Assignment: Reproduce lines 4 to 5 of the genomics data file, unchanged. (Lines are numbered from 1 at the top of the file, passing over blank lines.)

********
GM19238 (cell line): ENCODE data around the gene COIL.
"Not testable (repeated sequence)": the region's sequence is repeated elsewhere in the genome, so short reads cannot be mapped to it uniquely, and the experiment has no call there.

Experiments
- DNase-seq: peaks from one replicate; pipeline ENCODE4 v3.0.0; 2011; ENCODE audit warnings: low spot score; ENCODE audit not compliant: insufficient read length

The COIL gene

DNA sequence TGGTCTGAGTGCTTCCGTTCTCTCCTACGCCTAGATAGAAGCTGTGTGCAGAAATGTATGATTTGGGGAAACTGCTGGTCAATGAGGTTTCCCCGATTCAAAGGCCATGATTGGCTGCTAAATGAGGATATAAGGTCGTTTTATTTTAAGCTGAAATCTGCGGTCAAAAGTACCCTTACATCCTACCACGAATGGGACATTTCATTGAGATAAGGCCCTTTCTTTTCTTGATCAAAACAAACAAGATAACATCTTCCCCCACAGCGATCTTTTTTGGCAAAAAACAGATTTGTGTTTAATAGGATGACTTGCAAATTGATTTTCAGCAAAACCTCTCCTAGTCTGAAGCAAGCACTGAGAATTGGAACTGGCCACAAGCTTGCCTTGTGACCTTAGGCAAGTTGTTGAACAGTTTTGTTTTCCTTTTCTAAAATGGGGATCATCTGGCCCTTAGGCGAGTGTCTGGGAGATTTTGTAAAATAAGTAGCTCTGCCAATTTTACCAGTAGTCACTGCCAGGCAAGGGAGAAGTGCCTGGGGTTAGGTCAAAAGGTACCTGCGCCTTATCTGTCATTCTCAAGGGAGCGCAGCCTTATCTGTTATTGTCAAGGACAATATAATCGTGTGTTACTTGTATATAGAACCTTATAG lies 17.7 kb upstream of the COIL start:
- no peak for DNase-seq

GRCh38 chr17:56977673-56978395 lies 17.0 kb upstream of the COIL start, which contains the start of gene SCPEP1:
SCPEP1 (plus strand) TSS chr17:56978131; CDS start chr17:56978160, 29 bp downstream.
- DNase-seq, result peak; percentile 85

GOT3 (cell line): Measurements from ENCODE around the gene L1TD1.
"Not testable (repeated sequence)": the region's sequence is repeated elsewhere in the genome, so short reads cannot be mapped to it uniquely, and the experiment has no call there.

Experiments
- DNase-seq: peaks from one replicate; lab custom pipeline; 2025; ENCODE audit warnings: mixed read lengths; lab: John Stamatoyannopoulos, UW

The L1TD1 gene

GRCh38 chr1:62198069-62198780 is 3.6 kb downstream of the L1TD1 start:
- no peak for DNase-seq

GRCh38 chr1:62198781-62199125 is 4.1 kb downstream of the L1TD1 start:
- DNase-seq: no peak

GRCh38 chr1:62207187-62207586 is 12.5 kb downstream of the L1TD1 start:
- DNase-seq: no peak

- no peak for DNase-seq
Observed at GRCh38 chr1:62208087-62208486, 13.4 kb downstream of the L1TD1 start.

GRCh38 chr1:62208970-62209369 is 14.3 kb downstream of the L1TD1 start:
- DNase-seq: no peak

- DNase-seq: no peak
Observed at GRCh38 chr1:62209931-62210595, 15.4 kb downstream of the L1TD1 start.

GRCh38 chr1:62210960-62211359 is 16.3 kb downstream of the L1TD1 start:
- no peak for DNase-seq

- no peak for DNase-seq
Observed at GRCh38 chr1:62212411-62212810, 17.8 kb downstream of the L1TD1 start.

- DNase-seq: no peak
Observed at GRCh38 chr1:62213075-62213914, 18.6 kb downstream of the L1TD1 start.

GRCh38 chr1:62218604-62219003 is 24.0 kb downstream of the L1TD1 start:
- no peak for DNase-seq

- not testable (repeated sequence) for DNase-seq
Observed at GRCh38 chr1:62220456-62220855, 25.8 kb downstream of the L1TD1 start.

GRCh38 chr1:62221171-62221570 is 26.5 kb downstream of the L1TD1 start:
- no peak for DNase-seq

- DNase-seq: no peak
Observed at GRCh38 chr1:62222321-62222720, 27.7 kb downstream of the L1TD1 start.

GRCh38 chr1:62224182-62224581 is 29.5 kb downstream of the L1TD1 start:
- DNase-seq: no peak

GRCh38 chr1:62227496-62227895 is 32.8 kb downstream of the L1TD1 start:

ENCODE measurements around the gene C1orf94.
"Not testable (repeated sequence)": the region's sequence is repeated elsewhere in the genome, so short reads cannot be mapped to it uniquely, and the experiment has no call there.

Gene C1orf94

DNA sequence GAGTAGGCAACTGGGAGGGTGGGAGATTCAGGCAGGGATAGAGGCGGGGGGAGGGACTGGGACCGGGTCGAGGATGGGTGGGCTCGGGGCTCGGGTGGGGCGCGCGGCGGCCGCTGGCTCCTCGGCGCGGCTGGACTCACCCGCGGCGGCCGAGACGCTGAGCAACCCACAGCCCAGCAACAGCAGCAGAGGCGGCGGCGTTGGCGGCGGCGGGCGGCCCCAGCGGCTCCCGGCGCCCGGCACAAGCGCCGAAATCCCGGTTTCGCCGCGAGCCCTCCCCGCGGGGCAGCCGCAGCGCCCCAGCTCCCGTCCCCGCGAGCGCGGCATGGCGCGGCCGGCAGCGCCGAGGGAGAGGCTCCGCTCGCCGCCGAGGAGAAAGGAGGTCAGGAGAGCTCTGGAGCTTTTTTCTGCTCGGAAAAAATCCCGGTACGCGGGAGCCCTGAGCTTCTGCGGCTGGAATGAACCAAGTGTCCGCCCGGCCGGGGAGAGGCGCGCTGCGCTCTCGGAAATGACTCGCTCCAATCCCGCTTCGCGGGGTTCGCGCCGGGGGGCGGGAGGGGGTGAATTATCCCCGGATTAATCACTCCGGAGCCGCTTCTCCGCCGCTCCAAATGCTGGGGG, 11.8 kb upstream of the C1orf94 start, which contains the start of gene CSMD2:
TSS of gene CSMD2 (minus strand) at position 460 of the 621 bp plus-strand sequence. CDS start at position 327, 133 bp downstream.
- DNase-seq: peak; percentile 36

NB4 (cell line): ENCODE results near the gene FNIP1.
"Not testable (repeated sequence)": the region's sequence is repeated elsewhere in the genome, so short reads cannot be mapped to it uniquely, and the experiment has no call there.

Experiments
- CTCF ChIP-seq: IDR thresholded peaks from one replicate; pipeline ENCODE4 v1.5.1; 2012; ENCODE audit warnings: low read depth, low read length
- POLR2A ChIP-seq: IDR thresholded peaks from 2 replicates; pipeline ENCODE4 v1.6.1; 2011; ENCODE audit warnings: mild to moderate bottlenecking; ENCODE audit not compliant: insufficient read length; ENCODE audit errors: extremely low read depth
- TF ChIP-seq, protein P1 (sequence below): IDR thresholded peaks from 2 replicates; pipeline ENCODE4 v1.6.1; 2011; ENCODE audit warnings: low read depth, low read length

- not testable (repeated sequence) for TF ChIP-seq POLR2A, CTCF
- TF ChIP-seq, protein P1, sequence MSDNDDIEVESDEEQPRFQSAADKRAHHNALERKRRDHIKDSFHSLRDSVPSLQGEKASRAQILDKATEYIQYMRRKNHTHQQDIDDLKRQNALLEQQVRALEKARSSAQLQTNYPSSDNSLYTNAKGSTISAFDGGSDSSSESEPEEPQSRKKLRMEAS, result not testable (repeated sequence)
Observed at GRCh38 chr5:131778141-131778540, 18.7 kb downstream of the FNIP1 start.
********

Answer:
- DNase-seq: peaks from one replicate; pipeline ENCODE4 v3.0.0; 2011; ENCODE audit warnings: low spot score; ENCODE audit not compliant: insufficient read length

The COIL gene